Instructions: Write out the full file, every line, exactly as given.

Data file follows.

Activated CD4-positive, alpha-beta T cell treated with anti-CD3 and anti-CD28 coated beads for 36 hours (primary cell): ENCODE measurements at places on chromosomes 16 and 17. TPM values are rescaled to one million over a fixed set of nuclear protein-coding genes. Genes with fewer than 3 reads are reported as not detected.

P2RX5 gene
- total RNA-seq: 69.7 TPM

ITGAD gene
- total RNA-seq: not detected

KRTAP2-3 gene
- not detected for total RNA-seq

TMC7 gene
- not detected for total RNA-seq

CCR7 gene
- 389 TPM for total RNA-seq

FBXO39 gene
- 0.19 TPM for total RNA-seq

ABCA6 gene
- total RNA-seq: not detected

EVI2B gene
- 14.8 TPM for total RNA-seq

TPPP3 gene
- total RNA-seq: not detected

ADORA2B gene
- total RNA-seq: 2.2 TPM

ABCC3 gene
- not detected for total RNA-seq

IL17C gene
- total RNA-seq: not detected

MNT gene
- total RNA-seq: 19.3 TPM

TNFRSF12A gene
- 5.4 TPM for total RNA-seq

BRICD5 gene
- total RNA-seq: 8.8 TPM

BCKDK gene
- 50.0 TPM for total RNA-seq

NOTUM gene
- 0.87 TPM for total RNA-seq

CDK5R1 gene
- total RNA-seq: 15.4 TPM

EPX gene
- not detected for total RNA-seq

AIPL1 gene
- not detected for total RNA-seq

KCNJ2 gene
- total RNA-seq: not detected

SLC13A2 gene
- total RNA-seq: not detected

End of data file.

Activated CD4-positive, alpha-beta T cell treated with anti-CD3 and anti-CD28 coated beads for 36 hours (primary cell): ENCODE measurements at places on chromosomes 16 and 17. TPM values are rescaled to one million over a fixed set of nuclear protein-coding genes. Genes with fewer than 3 reads are reported as not detected.

P2RX5 gene
- total RNA-seq: 69.7 TPM

ITGAD gene
- total RNA-seq: not detected

KRTAP2-3 gene
- not detected for total RNA-seq

TMC7 gene
- not detected for total RNA-seq

CCR7 gene
- 389 TPM for total RNA-seq

FBXO39 gene
- 0.19 TPM for total RNA-seq

ABCA6 gene
- total RNA-seq: not detected

EVI2B gene
- 14.8 TPM for total RNA-seq

TPPP3 gene
- total RNA-seq: not detected

ADORA2B gene
- total RNA-seq: 2.2 TPM

ABCC3 gene
- not detected for total RNA-seq

IL17C gene
- total RNA-seq: not detected

MNT gene
- total RNA-seq: 19.3 TPM

TNFRSF12A gene
- 5.4 TPM for total RNA-seq

BRICD5 gene
- total RNA-seq: 8.8 TPM

BCKDK gene
- 50.0 TPM for total RNA-seq

NOTUM gene
- 0.87 TPM for total RNA-seq

CDK5R1 gene
- total RNA-seq: 15.4 TPM

EPX gene
- not detected for total RNA-seq

AIPL1 gene
- not detected for total RNA-seq

KCNJ2 gene
- total RNA-seq: not detected

SLC13A2 gene
- total RNA-seq: not detected